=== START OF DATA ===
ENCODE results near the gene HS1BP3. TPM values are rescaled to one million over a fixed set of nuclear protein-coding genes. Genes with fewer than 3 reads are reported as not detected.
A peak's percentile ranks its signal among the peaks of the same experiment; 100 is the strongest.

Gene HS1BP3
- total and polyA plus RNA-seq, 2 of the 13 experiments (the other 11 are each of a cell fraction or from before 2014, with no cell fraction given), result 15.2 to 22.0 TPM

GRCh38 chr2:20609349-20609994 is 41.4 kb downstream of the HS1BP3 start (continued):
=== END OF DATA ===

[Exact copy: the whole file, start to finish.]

ENCODE results near the gene HS1BP3. TPM values are rescaled to one million over a fixed set of nuclear protein-coding genes. Genes with fewer than 3 reads are reported as not detected.
A peak's percentile ranks its signal among the peaks of the same experiment; 100 is the strongest.

Gene HS1BP3
- total and polyA plus RNA-seq, 2 of the 13 experiments (the other 11 are each of a cell fraction or from before 2014, with no cell fraction given), result 15.2 to 22.0 TPM

GRCh38 chr2:20609349-20609994 is 41.4 kb downstream of the HS1BP3 start (continued):